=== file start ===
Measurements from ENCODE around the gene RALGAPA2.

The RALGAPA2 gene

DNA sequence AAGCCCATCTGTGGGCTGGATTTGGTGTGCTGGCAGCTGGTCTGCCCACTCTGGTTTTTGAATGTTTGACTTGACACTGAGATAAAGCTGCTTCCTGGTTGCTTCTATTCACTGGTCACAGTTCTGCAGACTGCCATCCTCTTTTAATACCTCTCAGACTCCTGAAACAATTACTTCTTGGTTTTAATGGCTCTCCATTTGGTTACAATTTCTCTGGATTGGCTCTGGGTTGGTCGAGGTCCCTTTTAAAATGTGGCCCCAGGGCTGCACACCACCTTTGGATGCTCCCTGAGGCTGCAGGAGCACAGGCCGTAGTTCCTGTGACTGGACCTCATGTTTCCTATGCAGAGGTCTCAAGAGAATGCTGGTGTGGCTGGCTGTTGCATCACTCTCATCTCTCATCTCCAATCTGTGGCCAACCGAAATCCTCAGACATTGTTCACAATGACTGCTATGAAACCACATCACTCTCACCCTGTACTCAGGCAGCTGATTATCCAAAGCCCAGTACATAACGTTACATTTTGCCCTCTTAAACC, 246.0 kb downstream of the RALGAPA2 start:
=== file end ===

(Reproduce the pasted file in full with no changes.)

Measurements from ENCODE around the gene RALGAPA2.

The RALGAPA2 gene

DNA sequence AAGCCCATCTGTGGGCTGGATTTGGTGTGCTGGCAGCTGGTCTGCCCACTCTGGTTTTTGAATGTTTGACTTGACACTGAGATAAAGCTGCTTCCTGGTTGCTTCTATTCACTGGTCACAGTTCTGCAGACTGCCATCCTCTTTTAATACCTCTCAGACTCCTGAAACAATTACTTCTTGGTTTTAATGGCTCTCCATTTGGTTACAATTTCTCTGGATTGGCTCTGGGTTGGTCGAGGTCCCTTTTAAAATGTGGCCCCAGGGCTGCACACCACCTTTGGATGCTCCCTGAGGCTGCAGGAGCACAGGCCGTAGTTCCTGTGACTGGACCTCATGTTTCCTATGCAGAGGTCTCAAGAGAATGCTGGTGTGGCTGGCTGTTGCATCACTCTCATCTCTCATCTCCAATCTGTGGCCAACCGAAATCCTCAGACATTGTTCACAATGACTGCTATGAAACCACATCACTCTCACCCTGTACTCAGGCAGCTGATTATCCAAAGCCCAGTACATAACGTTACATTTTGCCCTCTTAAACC, 246.0 kb downstream of the RALGAPA2 start: